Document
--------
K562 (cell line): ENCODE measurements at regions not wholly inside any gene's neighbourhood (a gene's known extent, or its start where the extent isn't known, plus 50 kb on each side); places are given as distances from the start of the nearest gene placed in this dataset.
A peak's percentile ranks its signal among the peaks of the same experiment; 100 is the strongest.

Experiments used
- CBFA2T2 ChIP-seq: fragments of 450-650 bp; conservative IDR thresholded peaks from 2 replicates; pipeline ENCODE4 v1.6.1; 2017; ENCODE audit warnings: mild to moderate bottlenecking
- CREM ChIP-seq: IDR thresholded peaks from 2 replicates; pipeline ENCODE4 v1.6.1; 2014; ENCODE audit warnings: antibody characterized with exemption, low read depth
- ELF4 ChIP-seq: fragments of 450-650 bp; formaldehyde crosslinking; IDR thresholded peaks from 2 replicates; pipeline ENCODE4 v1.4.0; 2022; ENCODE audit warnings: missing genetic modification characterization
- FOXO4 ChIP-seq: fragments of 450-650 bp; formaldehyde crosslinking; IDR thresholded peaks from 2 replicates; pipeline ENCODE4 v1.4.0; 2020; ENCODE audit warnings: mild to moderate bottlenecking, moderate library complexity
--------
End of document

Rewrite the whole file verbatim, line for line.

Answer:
K562 (cell line): ENCODE measurements at regions not wholly inside any gene's neighbourhood (a gene's known extent, or its start where the extent isn't known, plus 50 kb on each side); places are given as distances from the start of the nearest gene placed in this dataset.
A peak's percentile ranks its signal among the peaks of the same experiment; 100 is the strongest.

Experiments used
- CBFA2T2 ChIP-seq: fragments of 450-650 bp; conservative IDR thresholded peaks from 2 replicates; pipeline ENCODE4 v1.6.1; 2017; ENCODE audit warnings: mild to moderate bottlenecking
- CREM ChIP-seq: IDR thresholded peaks from 2 replicates; pipeline ENCODE4 v1.6.1; 2014; ENCODE audit warnings: antibody characterized with exemption, low read depth
- ELF4 ChIP-seq: fragments of 450-650 bp; formaldehyde crosslinking; IDR thresholded peaks from 2 replicates; pipeline ENCODE4 v1.4.0; 2022; ENCODE audit warnings: missing genetic modification characterization
- FOXO4 ChIP-seq: fragments of 450-650 bp; formaldehyde crosslinking; IDR thresholded peaks from 2 replicates; pipeline ENCODE4 v1.4.0; 2020; ENCODE audit warnings: mild to moderate bottlenecking, moderate library complexity